What do Elf, Jingle All The Way, It's A Wonderful Life, Home Alone, Miracle on 34th Street and White Christmas all have in common? They are all Christmas films that echo traditional holiday themes, is predominately set during Christmas AND that the main plot-line of the story is about or around Christmas itself. Whether that involves family jetting off on Christmas, only to leave their son home alone (Home Alone), trying to get hold of the latest and hottest toy (Jingle All The Way) or a guardian angel trying to talk his way to preventing a suicidal man from killing himself (It's A Wonderful Life), these films are considered by many people as real, traditonal and proper Christmas movies.
But what about films with plots that essentially aren't actually about and have nothing to do with Christmas, but are set during Christmas Eve or day? Films that contain good verses evil and good triumphing in the end? Well I'll say to that is there is a place for them as well.
The following has to meet the requirements: a) it must not be completely festive and Christmas-y in tone and b) that it can be easily enjoyed and appreciated over the holiday period by anyone and everyone. But for the R-rated efforts that is.
I know some of these are not considered, or even accepted in the view of many people as 'traditional' Christmas films, because they promote violence, bloodshed, bad language and things unsuitable for family viewing. Christmas in general is a time for families coming together and so forth, but Christmas films for me is a completely different entity.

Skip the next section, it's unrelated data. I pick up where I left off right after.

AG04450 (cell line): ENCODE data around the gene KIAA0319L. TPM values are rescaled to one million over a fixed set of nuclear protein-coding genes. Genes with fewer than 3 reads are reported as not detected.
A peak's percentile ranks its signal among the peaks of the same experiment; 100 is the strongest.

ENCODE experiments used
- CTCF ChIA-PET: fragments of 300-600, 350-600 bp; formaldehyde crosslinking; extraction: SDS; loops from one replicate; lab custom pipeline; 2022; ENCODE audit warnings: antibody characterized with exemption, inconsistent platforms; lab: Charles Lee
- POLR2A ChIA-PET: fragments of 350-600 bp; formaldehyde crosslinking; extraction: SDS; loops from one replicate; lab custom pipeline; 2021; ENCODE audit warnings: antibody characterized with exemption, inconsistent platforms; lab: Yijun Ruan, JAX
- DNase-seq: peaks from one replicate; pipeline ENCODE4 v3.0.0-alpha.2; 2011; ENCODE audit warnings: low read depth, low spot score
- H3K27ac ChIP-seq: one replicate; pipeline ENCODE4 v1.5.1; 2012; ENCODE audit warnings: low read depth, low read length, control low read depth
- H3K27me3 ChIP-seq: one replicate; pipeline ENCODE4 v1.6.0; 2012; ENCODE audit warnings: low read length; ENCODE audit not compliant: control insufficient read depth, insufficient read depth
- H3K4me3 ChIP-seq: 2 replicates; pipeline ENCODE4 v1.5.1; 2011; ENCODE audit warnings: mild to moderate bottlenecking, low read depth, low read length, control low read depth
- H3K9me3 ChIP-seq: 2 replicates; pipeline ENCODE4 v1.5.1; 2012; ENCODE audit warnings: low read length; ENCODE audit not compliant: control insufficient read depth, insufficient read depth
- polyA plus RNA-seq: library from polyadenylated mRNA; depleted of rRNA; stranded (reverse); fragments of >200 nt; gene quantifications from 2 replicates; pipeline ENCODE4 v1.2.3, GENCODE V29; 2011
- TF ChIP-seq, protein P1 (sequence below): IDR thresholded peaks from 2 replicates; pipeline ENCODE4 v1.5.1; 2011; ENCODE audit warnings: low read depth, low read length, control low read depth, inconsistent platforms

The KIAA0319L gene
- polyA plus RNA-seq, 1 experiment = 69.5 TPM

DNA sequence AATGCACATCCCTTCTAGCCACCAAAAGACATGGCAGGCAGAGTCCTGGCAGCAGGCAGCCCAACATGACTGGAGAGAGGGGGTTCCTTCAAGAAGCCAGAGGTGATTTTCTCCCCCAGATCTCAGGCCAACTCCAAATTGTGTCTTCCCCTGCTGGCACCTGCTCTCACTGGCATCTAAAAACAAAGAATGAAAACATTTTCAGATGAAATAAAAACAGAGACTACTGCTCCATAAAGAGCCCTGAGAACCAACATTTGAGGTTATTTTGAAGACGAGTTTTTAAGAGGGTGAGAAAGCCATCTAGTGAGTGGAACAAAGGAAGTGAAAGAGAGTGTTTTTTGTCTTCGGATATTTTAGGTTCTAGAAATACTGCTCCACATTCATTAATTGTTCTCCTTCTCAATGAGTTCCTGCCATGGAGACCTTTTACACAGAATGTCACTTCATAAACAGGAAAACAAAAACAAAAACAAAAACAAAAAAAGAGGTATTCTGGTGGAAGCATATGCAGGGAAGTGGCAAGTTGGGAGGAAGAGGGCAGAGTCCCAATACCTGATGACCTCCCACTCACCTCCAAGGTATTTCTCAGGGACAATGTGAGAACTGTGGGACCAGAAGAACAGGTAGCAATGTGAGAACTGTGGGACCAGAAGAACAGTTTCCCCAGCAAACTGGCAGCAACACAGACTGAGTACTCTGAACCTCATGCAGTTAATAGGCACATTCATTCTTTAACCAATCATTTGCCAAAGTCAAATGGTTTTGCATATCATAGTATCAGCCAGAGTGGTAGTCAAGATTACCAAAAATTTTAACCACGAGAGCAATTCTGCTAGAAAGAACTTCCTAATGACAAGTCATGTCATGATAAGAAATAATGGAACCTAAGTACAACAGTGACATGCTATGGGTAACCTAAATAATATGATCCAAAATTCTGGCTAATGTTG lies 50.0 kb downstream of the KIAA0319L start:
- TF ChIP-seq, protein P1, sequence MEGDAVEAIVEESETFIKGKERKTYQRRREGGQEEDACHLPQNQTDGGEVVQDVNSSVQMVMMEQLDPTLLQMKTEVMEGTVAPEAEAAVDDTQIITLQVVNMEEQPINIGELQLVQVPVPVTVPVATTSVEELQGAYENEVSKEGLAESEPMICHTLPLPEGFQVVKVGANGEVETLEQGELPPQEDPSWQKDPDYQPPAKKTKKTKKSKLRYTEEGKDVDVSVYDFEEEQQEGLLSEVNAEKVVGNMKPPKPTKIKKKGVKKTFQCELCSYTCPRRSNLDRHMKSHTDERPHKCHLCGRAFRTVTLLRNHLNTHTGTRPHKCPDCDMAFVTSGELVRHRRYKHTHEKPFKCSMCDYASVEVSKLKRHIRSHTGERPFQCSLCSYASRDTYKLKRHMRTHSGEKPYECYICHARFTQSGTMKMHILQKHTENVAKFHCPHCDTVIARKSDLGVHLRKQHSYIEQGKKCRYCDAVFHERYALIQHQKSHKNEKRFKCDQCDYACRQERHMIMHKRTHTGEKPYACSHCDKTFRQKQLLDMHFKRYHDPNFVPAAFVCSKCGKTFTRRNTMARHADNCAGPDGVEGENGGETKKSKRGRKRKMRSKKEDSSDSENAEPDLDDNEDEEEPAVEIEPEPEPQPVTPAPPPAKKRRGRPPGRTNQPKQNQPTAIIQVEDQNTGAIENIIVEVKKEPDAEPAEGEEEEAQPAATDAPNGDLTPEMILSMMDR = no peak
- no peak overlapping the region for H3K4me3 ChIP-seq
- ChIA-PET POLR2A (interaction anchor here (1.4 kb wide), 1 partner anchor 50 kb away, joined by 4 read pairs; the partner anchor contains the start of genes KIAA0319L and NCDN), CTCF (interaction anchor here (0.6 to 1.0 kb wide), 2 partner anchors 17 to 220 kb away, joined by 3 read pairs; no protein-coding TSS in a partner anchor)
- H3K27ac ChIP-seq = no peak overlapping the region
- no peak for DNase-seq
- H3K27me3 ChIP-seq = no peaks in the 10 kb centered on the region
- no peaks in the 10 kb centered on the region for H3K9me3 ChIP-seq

Writing off Trading Places, Die Hard, Batman Returns and Hook as Christmas films just because they don't have a proper Santa, reindeer, elves etc, is harsh. I believe these films, which are set during or around Christmas are as much festive as Miracle on 34th Street, Elf, Jingle All The Way and other films that are predominately about Christmas.
I think people's own perception of what Christmas movies and films should be like, a lot of it has to do with Christmas being a religious holiday, i.e. a Christian holiday. But there are many people like myself, who aren't Christians, yet who still enjoy the festive and holiday spirit and Christmas (or be it Xmas) itself and by spending it with our loved ones and appreciating what we have that has nothing to do with money, as well as religion.
Therefore, the films I've selected here aren't just films that I personally enjoy watching over the festivities and any time in general, these are films which resonate with me when it comes to Christmas and the holidays and ones that aren't necessarily all about having Santa, reindeer and a Christmas tree shoved in our faces all of the time.
So without further ado here are my 8 chosen so-called non- Christmas-y films that I'd watch over the festive period:
Die Hard (1988) - John McClane, officer of the NYPD tries to save his wife and several others that are taken hostage by a German terrorist, Hans Gruber during a Christmas party. Perhaps only bettered by the sequel, and that's by an inch, Die Hard is a rip-roaring, testosterone ride spearheaded by Bruce Willis and fuelled by the late Alan Rickman.